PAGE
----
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PwC: Half of CEOs changing course to tap green growth opportunities

PwC: Half of CEOs changing course to tap green growth opportunities

PwC: Half of CEOs changing course to tap green growth opportunities

More than half of the world's chief executives are now using climate change to help dictate their business agenda over the long term, according to a new report.

Professional services firm PwC polled almost 150 business leaders during June and July 2015, using respondents from its annual Global CEO Survey to complete the research.

It found that almost all of those chief executives have taken action to protect their business and reputation in light of climate change, and that a significant number have changed strategic course to tap green growth opportunities, too.

Three in five respondents are acting on climate change to give their companies a reputational advantage, with over half aiming to improve shareholder value (53 per cent) and increase consumer trust in their business (52 per cent).

Correspondingly, nine in ten (89 per cent) are working to boost the energy efficiency of their operations, while just under three-quarters (74 per cent) have set targets to recycle more of the resources they consume.

On a more strategic level, over half (54 per cent) of the chief executives polled in the PwC survey say they have made long-term investments specifically to capitalise on green growth, while three-quarters (75 per cent) are already developing new products and services in response to the climate change debate.

Just under half (49 per cent) have board-level discussions on making their business more environmentally friendly every year, if not more frequently.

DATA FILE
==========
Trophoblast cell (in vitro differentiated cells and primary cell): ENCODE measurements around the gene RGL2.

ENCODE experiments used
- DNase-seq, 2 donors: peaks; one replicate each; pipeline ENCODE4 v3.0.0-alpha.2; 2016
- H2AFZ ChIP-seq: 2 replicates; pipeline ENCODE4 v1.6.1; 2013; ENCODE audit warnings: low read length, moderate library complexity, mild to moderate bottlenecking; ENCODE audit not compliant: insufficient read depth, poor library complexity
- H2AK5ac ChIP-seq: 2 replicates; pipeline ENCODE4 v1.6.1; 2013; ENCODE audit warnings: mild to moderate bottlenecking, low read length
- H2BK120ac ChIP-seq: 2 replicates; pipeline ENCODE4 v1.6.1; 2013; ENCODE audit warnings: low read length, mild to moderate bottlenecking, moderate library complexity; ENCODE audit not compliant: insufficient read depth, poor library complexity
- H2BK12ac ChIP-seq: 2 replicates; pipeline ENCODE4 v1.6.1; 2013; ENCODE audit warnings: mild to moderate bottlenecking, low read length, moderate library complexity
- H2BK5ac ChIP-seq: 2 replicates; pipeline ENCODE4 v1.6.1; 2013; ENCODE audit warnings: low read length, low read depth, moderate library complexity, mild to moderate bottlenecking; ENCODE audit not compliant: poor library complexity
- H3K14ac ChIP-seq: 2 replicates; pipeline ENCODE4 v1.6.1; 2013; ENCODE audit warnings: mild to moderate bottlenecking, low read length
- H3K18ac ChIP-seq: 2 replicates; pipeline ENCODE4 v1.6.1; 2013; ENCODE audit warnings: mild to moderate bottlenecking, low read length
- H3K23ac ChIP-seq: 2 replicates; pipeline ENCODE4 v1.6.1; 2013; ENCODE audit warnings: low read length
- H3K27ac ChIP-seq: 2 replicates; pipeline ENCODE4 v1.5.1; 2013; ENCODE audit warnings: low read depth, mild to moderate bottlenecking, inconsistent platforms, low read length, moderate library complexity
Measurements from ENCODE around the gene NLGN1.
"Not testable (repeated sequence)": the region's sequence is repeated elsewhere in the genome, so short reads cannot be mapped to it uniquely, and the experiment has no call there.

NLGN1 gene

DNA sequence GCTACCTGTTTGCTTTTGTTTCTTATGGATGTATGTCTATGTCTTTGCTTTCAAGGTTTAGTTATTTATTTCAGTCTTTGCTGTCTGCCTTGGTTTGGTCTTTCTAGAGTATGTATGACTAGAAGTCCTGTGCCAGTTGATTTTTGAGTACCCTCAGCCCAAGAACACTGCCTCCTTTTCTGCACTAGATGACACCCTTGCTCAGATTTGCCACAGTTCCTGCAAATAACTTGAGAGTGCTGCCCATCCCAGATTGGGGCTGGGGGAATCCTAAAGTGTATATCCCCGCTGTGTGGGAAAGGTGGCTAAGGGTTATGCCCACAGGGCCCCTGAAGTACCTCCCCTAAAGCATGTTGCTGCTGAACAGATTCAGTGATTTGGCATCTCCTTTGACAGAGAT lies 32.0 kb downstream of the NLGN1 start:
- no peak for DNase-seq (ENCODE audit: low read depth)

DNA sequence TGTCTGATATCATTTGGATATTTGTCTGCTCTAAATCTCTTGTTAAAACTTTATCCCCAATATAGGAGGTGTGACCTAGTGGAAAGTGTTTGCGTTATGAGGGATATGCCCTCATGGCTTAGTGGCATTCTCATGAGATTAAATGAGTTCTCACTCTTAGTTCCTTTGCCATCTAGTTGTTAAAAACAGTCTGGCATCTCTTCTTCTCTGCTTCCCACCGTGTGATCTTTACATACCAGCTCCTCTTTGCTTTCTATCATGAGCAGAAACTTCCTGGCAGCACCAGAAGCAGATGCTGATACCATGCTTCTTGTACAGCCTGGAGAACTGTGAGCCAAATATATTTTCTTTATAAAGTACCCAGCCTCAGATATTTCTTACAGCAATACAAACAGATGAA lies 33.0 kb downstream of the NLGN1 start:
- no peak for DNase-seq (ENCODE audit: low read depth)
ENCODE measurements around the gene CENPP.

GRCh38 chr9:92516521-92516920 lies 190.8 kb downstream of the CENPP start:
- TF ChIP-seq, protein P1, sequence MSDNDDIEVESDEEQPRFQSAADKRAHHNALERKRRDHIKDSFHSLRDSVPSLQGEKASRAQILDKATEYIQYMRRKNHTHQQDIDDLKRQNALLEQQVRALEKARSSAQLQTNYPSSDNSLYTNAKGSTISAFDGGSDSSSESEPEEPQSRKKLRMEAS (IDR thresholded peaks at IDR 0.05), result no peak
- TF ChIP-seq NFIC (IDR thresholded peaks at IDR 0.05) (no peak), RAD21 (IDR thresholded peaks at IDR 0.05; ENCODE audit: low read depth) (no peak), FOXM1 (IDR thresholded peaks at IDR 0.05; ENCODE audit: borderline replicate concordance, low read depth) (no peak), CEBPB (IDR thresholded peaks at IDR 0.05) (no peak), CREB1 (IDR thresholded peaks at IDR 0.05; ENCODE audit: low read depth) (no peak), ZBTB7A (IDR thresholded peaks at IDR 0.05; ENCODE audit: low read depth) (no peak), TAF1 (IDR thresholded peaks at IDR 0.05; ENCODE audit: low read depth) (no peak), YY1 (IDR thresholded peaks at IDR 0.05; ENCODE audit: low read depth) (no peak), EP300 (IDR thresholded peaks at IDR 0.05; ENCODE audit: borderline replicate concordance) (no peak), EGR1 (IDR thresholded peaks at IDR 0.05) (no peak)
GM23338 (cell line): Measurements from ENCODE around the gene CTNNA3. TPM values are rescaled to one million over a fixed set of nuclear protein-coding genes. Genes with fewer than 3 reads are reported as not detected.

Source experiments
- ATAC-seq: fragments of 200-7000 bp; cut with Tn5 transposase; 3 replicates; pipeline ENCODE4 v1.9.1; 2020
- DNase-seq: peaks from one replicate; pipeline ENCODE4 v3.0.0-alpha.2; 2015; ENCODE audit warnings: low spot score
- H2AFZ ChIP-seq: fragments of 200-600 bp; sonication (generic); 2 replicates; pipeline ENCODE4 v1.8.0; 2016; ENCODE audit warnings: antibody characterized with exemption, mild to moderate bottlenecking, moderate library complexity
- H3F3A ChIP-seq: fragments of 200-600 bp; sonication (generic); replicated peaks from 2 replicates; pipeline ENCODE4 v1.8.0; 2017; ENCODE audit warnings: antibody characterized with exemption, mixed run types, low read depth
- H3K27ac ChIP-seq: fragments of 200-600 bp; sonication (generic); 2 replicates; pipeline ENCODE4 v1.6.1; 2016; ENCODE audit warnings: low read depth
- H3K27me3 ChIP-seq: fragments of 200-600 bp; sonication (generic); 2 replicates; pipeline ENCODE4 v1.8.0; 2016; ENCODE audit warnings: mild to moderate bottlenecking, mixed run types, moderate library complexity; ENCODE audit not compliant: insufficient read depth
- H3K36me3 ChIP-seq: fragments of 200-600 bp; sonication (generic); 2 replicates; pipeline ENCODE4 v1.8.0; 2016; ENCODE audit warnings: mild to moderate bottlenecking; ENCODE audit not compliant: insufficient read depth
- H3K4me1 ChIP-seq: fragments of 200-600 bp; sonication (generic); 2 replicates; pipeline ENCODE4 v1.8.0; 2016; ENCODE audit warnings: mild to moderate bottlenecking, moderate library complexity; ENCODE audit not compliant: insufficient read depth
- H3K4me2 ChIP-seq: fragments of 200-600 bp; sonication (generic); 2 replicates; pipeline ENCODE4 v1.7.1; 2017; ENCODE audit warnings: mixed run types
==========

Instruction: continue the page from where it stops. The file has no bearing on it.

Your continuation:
Commenting on the results, PwC sustainability and climate change partner Jon Williams said: "80 per cent of CEOs told us what motivates them personally on climate change is their desire to protect the interests of future generations. But look beneath this headline and you see a smaller, emerging group of leading CEOs making the connection with growth, costs, risk and shareholder value."

He added that far more chief executives "need to be motivated by business as well as moral issues" and find how climate change correlates to the financial performance of their business, particularly in light of the forthcoming UN Climate Summit in Paris this December.

Back in July, a study from researchers at London School of Economics and Political Science claimed that "almost all" actions to tackle climate change, and to limit global warming to 2 degree celsius above pre-industrial levels, will have a positive economic impact.

It said that improved air quality, increased energy efficiency and clean technology spillovers will "more than justify" the costs of decarbonisation to individual countries, creating new opportunities for growth rather than restricting them.

“The findings of this research suggest that the traditional assumption that action on climate change is net-costly is false," said Fergus Green, lead author on the report.

"Countries should see the climate talks in Paris this December as an opportunity to work with each other to deliver as quickly as possible the mutual gains that can result from decarbonising the economy."

 

Posted by William Rodriguez

Image courtesy of ThinkStock